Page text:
IRS News Release  
May 01, 1998

Appeals Customer Satisfaction Survey

As part of its ongoing evaluation of dispute resolution programs, the Office of the National Director of Appeals began a Customer Satisfaction Survey in June 1997 to collect feedback from taxpayers about the Internal Revenue Service Appeals process. The survey was completed in January 1998. Of the 6,800 taxpayers and tax practitioners who were mailed a two-page survey, 43% chose to participate.

Key elements of the survey were the taxpayers' ratings for their level of satisfaction in nine facets of the appeal process, including:

How long it took

  • to get a case to Appeals
  • for Appeals to schedule a conference
  • to get a case through Appeals
  • Correct application of the law to the facts of the case
  • Appeals fairness and impartiality in resolving the case

The survey was designed to capture information about the taxpayers' knowledge and understanding of Appeals procedures. It also gathered data relating to how well the Appeals officer explained the Appeals process and the outcome of the appeal.

Some of the findings are:

  • 84% of respondents would use Appeals again
  • 70% satisfied (completely or somewhat) with Appeals fairness and impartiality
  • 70% satisfied (completely or somewhat) with the overall Appeals process

Appeals Initiatives

Taxpayers expressed concern with how long it takes to get a case to Appeals and achieve some resolution. Also, Appeals is concerned that the satisfaction rating for the IRS explanation of the Appeals process was only about 58%. Appeals is beginning several initiatives to address some of these issues.

Later this year, in several service center programs, Appeals will test a set of simplified letters and notices informing taxpayers of adjustments. These include a customized version of Publication 5, "Appeal Rights and Preparation of Protests for Unagreed Cases." Appeals will also test the concept of putting an Appeals unit at a service center to facilitate the handling and processing of administrative appeals for docketed cases.

The IRS expects that these changes will increase the responsiveness and flexibility of its service center processes, making them more effective in dealing with taxpayers whose resolutions may need extra attention.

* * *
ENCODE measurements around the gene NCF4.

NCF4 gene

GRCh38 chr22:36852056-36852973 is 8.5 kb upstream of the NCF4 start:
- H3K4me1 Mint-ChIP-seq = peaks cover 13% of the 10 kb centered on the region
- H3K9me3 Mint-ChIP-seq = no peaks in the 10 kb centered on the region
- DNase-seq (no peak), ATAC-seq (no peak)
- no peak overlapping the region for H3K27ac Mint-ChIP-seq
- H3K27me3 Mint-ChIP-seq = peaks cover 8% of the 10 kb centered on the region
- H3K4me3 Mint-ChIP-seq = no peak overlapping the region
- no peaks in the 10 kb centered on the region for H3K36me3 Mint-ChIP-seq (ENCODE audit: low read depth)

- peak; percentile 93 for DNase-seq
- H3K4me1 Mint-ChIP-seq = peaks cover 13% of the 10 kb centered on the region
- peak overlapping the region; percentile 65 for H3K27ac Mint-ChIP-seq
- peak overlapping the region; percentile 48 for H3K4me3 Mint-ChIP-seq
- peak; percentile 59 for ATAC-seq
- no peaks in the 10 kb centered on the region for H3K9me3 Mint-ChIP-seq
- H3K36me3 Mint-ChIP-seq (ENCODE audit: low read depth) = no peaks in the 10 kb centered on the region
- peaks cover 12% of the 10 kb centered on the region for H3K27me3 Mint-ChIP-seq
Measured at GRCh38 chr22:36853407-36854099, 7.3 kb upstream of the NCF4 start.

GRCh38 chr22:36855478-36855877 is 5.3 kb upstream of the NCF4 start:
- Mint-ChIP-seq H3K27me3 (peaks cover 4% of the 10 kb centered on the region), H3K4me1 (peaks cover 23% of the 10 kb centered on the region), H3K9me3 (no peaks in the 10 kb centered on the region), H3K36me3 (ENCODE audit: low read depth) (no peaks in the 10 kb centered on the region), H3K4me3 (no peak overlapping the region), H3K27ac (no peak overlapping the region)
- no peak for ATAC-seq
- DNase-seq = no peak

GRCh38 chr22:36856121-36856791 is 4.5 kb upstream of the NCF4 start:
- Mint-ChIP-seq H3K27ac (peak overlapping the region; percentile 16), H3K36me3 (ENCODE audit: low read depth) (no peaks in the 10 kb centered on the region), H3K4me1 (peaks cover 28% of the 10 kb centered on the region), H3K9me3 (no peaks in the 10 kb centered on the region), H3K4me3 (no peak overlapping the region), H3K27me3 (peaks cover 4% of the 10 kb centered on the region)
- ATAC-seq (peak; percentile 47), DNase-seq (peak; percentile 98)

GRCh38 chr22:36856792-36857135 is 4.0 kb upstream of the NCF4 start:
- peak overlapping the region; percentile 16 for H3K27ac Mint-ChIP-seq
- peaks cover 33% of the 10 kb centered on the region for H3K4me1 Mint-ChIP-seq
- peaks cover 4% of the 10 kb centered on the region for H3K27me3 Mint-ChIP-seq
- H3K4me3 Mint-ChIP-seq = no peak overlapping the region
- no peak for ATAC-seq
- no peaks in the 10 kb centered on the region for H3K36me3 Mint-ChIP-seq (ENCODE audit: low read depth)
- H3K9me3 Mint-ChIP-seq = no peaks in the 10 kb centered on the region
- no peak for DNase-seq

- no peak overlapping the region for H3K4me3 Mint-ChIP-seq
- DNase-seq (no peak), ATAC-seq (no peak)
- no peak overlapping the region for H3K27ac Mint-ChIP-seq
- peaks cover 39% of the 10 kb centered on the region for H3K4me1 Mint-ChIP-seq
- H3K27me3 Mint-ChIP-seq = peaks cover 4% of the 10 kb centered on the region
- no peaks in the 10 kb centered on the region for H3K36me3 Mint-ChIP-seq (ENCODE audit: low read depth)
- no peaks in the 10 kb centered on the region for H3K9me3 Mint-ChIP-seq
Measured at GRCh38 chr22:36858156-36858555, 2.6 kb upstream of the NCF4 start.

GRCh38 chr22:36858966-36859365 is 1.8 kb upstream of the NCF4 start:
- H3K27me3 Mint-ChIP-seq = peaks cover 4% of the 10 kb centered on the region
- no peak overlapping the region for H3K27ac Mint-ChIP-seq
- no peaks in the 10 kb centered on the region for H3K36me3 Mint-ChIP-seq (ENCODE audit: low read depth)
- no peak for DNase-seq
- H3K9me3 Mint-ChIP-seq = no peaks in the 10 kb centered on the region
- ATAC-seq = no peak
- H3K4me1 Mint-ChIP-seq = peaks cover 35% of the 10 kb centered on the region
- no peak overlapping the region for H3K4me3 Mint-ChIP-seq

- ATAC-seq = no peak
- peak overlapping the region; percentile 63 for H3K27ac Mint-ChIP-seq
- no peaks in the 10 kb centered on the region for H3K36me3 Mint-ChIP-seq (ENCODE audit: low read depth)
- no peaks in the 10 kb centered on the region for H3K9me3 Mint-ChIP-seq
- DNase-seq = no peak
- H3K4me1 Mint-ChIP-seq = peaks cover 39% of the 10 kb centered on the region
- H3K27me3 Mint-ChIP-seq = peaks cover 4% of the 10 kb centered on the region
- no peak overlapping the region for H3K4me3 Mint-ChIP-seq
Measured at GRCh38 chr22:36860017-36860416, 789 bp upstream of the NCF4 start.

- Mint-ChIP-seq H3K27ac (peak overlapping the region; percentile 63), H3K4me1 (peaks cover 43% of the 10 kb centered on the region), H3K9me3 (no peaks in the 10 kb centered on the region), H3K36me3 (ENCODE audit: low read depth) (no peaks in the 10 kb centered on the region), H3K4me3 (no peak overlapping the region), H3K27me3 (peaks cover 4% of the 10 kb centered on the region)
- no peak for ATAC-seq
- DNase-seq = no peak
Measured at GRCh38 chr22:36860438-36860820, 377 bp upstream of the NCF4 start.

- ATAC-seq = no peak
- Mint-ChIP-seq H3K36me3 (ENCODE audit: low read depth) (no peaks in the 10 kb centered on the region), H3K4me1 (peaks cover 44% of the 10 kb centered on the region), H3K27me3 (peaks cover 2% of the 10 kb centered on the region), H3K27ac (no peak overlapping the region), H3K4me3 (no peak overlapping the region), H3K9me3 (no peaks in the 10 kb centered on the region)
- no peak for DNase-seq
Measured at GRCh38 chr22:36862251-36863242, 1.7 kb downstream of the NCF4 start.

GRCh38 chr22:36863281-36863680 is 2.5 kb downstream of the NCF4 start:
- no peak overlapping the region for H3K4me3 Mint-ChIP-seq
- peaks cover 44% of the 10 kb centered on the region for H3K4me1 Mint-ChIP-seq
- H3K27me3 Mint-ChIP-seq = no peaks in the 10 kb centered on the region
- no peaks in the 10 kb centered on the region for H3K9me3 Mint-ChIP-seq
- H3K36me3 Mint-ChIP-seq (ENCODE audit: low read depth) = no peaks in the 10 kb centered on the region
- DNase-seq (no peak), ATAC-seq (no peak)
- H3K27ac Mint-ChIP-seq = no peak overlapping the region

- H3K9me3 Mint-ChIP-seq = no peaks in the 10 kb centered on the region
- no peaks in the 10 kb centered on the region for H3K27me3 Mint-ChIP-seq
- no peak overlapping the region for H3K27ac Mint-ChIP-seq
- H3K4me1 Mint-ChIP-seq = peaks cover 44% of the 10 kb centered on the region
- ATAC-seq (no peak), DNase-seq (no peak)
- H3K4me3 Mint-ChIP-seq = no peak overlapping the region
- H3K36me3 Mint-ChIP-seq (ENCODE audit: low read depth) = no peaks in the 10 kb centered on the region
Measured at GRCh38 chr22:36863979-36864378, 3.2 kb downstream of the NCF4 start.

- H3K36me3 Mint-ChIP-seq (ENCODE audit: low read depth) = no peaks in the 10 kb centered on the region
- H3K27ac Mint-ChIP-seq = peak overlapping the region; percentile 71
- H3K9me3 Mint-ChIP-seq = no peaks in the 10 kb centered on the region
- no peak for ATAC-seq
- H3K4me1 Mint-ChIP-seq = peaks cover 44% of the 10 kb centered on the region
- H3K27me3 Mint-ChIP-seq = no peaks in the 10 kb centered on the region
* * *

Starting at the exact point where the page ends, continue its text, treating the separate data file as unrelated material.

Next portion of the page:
The survey itself was undertaken as part of a larger, well-established evaluation program in Appeals where taxpayers using dispute resolution programs are encouraged to comment on the process. In 1995, Appeals identified a set of key customer service performance indicators to foster continuous improvement and provide improved customer satisfaction. These are known as TRACES, an acronym for: Timely, Responsive, Accurate, Complete Service, Education, and Sustention Rate. These key factors focus on providing better products and services, that is, reducing the time to complete a case, providing prompt hearings for taxpayers and making settlements that are fair, impartial, and technically/procedurally correct. The survey was undertaken as part of the focus on Education-to measure our customers' understanding of our processes, and to increase our own understanding of their needs.

Future Customer Surveys

Earlier this year, the IRS announced a new series of upcoming surveys, in which taxpayers who have dealt with the IRS will be asked to complete questionnaires to rate the service they received. A private contractor is conducting these customer satisfaction surveys of all IRS functions, beginning in April 1998. In that announcement, the IRS stated, "For the first time, we're looking at specific services through our customers' eyes." Appeals has endeavored to adopt this focus since 1995 with its TRACES measures noted above. Appeals will use results from these new taxpayer surveys, along with those from the 1997 survey, to improve its process, make it more customer friendly and achieve a high quality product by striving for continuous improvement and customer satisfaction.

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